Eileen’s Odyssey : quotable quotes

Quotations that I come across often give me pause for thought, provide motivation to keep me headed in a chosen direction or focussed on desired outcomes. I like this one. 

Until I get through this deadline week, keep well, keep strong and see you soon!

 

"You don’t get to choose how you’re going to die, or when.

You can only decide how you’re going to live. Now."

                                                                         Joan Baez

Weight loss: we must know where we are headed

“One day Alice came to a fork in the road and saw a Cheshire cat in a tree. “Which road do I take?” she asked. “Where do you want to go?” was his response. “I don’t know,” Alice answered. “Then,” said the cat, “it doesn’t matter.””

— Lewis Carroll, author

Reducing my weight and maintaining at goal weight is the single most important element of my journey to optimum wellness. With my weight at a normal level, the other ills I have will come right. Well, if not ‘come right’, they will certainly be the best results I can achieve given my specific circumstances.

Damn it all to hell! I have said it before and I will say it again. It’s all self inflicted. By upping the ante as I mentioned in yesterday’s post, I am placing a much higher value on self care.

By doing this, I will be better able to cope with a stressful, busy life and better plan for the more rounded lifestyle I yearn for.

The first thing I am doing, as of this morning, is re-looking at portion control. W & I have been eating far too much and this is one of the main reasons why our weight is not shifting as rapidly as it was. With W-L and the very comprehensive food list booklet they provide, I am able to instantly see what size my portions should be. So, I have no excuses. Period.

The other day, I saw a list of portion sizes compiled by Dr Ingrid van Heerden (DietDoc on Health 24.com). I am sure I made a copy of it. I’ll dig it out and post it later in the day.

Chow for now. Have a good one.

Weight Loss : I’ve got to up the ante

It’s now exactly two weeks since we returned from our wonderful break at Pinnacle Point. A fading memory I am afraid. 😦  We had to jump right back into the fray and catch up on time lost while we chilled out.

There’s something fundamentally wrong with the whole scenario; with the way that we live our lives in our house. This work, work, work is not a good place to be. We should be relaxing and I suppose I should be relaxing doing crochet or something or maybe gossiping with the other tannies in our quiet apartment block. Nah, just can’t see that ever happening.

I, for one, am right up there with my kids checking out the latest Blackberry, muttering about what in the cloud data backups are costing me, taking on new payroll work for small businesses. I would just like to have a more rounded life and in truth am striving towards that goal; without any notable success at this time!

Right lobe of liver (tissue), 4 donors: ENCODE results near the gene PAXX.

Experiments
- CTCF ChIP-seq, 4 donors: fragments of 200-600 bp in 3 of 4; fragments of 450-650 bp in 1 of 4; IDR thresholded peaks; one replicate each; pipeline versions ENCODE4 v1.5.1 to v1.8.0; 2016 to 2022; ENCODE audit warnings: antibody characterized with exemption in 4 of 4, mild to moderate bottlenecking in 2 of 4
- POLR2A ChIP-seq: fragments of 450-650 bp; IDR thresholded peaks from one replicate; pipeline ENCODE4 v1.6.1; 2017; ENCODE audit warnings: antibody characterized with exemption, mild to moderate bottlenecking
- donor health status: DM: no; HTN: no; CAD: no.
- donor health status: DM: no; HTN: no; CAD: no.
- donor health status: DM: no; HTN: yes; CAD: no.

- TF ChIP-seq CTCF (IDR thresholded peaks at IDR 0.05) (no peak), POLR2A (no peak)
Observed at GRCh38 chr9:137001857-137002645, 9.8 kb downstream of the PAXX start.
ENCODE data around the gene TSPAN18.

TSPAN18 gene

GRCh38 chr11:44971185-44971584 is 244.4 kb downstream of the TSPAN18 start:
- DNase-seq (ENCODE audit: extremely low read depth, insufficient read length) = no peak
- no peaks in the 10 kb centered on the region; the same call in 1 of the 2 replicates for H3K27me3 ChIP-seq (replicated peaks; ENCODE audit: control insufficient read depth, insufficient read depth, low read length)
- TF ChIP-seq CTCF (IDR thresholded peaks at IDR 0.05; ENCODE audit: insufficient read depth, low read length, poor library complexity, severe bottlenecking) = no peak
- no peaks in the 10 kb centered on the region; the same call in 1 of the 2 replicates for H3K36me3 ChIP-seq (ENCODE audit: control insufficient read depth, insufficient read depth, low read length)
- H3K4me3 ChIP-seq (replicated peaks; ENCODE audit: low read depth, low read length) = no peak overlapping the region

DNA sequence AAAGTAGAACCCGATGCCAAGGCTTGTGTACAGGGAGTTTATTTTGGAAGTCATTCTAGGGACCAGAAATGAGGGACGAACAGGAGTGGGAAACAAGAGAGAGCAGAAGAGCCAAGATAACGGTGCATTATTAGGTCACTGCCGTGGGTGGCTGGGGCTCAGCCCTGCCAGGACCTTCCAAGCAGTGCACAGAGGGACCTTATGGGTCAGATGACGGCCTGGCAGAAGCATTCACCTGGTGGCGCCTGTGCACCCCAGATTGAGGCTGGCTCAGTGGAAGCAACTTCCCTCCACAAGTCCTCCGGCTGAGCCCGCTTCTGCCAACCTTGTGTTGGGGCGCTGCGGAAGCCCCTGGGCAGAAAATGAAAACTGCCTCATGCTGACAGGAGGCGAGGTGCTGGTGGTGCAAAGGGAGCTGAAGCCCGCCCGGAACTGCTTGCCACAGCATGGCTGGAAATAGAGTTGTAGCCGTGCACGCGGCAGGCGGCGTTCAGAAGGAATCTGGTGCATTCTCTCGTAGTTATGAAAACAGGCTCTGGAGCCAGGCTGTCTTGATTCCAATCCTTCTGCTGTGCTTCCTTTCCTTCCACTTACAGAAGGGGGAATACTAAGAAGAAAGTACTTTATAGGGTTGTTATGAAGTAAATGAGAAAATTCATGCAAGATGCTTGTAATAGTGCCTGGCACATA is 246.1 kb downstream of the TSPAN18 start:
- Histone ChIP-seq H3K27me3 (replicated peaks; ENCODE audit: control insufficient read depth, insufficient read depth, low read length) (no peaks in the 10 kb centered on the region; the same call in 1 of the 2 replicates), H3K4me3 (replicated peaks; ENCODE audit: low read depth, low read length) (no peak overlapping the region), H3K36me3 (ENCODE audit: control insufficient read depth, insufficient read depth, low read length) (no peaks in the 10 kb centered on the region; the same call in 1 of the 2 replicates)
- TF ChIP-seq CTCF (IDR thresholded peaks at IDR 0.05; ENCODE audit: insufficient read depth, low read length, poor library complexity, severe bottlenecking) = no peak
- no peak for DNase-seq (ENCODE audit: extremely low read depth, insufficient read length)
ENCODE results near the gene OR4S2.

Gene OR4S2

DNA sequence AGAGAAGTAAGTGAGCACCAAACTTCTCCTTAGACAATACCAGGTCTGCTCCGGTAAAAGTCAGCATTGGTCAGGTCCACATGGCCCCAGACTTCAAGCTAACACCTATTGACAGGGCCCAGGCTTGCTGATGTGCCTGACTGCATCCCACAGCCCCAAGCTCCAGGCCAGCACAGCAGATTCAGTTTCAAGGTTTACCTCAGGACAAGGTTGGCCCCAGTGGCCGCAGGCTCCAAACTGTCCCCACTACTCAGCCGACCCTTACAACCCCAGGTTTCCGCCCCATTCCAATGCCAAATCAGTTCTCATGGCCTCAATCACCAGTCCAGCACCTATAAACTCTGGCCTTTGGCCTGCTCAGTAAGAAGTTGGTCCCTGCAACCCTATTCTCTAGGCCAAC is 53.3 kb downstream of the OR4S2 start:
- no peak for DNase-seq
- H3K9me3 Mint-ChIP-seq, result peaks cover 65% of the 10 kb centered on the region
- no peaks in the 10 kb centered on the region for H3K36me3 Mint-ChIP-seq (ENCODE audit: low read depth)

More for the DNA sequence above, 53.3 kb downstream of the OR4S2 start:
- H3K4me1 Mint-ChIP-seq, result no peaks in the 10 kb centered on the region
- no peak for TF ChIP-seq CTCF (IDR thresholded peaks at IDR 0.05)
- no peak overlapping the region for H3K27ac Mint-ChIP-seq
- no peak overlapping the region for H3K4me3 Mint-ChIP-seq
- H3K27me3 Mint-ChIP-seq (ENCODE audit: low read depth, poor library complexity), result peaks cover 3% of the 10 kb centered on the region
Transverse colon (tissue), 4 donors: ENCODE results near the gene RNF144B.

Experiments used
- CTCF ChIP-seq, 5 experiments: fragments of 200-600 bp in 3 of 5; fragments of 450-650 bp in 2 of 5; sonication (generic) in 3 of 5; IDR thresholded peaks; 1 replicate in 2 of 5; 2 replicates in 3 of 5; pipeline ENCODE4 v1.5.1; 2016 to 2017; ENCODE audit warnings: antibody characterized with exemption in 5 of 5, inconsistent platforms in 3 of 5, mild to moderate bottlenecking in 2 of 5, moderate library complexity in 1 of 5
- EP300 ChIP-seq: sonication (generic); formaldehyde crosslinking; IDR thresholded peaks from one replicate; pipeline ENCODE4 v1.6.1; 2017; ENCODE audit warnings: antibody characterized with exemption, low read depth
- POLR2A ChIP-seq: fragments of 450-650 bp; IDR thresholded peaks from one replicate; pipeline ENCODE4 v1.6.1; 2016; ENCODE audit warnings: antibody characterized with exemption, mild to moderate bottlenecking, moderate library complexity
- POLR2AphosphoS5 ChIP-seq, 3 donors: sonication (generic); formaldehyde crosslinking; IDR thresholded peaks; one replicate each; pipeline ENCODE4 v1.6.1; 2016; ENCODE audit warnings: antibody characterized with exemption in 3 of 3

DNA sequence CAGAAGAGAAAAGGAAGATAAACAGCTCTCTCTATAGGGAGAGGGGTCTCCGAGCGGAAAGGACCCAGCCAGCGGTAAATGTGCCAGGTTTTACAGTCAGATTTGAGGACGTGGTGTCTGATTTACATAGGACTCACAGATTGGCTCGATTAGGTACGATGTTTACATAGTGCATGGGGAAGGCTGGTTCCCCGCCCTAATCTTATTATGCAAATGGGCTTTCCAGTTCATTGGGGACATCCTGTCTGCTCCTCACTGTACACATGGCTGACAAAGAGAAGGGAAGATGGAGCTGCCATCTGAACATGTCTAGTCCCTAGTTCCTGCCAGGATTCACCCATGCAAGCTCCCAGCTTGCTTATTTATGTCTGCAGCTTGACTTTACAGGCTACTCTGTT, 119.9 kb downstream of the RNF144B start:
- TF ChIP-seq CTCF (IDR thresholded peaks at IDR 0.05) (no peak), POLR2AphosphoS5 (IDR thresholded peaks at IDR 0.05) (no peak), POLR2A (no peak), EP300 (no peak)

What has happened since returning to Cape Town two weeks ago? Well, on the weight front nothing much at all and therein lies the problem. Having lost 23kg, my metabolism has settled down and decided that this weight is quite OK, thank you very much. So, another dreaded plateau. I have 7kg to go to the W-L goal set for me and I still want to go at least another 5kg down after that!

I feel good! I’m told I look good (but not when I am still working in my dressing gown mid-morning!) I am much smaller than I was, of course. I had the most amazing experience just before we left on holiday. I simply had to go to Woollies and find some denim pants to take on holiday – the old ones were all hanging like sacks on me. Great feeling actually! 🙂

Not having a clue what size to buy, I confidently took home two pairs of denim pants in size 18. Bearing in mind that I had been wearing size 22 stuff, this in itself was a major victory for me. Got home to find that the jeans as well as the pull on elasticised denim pants were both far too big!

As I hate trying on clothes in shop fitting rooms, I went back, changed the pants and came home with size 16’s. Tried them on. WOW!  The fitted jeans were fine – even a little loose. The elasticised pants were too big!  So back to the shop again to came home with size 14’s. Anyone who has worn size 22 clothes and now wears size 14 will know exactly how I felt!  I was and still am over the moon about this very tangible evidence of my progress so far.

SO FAR

Two very crucial little words for me. I have come so far and am justifiably chuffed with my efforts. But now the real test must begin. The last 7kg’s will be difficult to lose and hence the expression below :-

“ If you up the ante, you increase the importance or value of something, especially where there’s an element of risk as the term comes from gambling, where it means to increase the stake (the amount of money bet). “    Wikipedia

The element of risk for me is, of course, the real possibility of deteriorating health issues due to too slow intervention on my part. I must place a much greater emphasis on where I am heading and pick up the pace substantially.  I will have to worry about all the loose, wrinkled, floppy bits that will only get worse once I have arrived at my destination! The value of goal weight as the basis for optimum wellness has to be the most important element of my odyssey.

So, onward and downward again – are you joining me? You are most welcome!